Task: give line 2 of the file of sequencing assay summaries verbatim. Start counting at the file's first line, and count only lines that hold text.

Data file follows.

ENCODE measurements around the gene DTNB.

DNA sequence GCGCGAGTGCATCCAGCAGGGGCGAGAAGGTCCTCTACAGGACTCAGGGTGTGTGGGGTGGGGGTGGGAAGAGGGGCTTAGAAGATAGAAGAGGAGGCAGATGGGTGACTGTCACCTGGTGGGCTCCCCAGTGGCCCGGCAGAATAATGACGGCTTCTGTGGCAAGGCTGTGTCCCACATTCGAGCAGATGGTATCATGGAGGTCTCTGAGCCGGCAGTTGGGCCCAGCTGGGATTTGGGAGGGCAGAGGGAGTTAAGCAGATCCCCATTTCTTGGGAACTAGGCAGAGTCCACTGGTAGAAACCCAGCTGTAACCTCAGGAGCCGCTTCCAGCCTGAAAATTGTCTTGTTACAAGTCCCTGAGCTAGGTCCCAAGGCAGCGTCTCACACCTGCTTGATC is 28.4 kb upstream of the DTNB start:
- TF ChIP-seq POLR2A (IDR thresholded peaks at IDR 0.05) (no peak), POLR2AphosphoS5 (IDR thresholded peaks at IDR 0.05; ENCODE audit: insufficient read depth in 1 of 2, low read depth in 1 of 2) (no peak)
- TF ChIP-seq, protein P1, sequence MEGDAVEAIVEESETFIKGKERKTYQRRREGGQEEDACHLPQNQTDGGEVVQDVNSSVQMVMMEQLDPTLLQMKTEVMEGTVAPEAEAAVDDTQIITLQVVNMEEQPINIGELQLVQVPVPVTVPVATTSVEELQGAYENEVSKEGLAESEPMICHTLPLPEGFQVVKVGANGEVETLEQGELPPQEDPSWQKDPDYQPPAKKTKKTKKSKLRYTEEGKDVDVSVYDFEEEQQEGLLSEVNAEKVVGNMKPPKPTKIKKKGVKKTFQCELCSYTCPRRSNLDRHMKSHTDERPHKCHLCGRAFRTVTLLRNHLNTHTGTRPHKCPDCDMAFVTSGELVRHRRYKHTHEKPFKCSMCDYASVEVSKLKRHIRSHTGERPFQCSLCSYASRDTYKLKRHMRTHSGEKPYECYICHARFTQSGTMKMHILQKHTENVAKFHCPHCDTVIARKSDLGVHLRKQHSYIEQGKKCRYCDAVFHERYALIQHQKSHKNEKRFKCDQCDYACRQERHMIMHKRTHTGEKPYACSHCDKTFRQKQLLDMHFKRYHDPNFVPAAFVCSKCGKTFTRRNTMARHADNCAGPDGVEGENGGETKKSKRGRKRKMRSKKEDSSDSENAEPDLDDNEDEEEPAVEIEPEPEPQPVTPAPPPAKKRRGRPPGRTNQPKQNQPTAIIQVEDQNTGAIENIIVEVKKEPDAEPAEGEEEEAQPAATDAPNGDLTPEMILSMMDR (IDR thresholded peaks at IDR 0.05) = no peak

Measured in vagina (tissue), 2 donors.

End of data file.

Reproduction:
DNA sequence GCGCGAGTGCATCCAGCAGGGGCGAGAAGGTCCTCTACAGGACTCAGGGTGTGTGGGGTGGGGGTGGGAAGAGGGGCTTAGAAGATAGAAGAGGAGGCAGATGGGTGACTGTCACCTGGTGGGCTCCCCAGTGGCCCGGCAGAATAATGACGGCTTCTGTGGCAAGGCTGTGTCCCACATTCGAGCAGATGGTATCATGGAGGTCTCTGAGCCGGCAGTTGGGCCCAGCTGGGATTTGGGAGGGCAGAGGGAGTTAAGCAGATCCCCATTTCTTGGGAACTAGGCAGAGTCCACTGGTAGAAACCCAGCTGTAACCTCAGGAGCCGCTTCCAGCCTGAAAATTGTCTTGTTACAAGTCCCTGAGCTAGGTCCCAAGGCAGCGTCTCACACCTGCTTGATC is 28.4 kb upstream of the DTNB start: